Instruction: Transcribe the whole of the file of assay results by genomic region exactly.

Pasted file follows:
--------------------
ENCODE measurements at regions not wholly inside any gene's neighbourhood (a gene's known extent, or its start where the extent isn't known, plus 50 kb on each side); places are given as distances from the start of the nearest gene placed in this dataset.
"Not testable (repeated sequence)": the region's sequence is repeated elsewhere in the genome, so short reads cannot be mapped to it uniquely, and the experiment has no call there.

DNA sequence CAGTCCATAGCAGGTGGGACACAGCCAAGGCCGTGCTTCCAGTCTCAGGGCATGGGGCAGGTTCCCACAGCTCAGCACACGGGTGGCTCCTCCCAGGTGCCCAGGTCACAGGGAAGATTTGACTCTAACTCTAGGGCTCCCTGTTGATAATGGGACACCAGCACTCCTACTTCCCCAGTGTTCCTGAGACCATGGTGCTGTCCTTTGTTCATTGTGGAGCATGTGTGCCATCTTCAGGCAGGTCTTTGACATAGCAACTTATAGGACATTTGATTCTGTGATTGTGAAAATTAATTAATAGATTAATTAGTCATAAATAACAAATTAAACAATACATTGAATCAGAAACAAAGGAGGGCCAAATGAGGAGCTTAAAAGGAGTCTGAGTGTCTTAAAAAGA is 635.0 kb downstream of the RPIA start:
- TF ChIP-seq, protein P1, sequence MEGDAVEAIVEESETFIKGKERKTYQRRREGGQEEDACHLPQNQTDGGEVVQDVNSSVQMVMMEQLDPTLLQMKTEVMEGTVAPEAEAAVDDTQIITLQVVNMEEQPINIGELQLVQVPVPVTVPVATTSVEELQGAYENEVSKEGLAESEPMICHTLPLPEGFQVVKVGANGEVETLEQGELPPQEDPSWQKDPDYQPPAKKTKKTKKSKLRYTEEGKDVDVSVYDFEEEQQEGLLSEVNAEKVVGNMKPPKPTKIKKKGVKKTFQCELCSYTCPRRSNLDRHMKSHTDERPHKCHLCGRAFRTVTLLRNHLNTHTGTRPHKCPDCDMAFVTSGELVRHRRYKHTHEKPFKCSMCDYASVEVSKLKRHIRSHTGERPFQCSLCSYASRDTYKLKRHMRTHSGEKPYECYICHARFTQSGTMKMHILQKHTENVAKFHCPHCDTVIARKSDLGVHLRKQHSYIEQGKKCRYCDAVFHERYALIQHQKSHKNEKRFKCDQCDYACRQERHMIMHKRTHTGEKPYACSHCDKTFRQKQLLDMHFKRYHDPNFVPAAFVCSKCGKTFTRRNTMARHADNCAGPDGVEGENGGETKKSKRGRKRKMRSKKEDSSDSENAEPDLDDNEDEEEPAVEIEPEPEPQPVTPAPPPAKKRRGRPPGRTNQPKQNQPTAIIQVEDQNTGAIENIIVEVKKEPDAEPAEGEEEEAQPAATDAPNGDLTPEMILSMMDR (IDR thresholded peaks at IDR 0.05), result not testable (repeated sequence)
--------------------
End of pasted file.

ENCODE measurements at regions not wholly inside any gene's neighbourhood (a gene's known extent, or its start where the extent isn't known, plus 50 kb on each side); places are given as distances from the start of the nearest gene placed in this dataset.
"Not testable (repeated sequence)": the region's sequence is repeated elsewhere in the genome, so short reads cannot be mapped to it uniquely, and the experiment has no call there.

DNA sequence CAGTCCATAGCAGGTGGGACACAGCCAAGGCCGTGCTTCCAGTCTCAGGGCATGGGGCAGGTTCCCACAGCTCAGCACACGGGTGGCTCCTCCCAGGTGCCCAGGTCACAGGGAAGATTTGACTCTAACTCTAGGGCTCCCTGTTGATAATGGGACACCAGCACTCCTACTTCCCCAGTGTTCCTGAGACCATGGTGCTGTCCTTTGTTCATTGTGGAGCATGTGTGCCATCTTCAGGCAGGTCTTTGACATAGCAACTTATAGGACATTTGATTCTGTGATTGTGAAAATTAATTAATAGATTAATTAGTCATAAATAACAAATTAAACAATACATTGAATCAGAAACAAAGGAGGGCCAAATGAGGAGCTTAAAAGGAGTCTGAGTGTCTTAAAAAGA is 635.0 kb downstream of the RPIA start:
- TF ChIP-seq, protein P1, sequence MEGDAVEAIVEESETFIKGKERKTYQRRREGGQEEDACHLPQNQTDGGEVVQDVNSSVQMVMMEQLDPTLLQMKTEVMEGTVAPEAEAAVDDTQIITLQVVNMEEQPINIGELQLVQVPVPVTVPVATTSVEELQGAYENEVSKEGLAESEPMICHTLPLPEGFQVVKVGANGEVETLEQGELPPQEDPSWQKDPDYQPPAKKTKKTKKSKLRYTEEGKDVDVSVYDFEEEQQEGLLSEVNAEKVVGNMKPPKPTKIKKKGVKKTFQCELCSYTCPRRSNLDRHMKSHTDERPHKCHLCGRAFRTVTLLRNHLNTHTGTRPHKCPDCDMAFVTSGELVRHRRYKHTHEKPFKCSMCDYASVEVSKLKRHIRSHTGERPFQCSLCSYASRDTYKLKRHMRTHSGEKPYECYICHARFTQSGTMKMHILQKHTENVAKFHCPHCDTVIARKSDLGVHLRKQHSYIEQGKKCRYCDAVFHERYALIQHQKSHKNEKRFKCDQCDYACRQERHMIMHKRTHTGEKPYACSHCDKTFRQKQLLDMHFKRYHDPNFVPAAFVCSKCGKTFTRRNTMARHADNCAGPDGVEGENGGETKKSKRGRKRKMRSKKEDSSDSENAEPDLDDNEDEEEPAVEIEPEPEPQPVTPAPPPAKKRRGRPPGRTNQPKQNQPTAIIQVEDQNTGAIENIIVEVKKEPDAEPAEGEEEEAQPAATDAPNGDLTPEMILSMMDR (IDR thresholded peaks at IDR 0.05), result not testable (repeated sequence)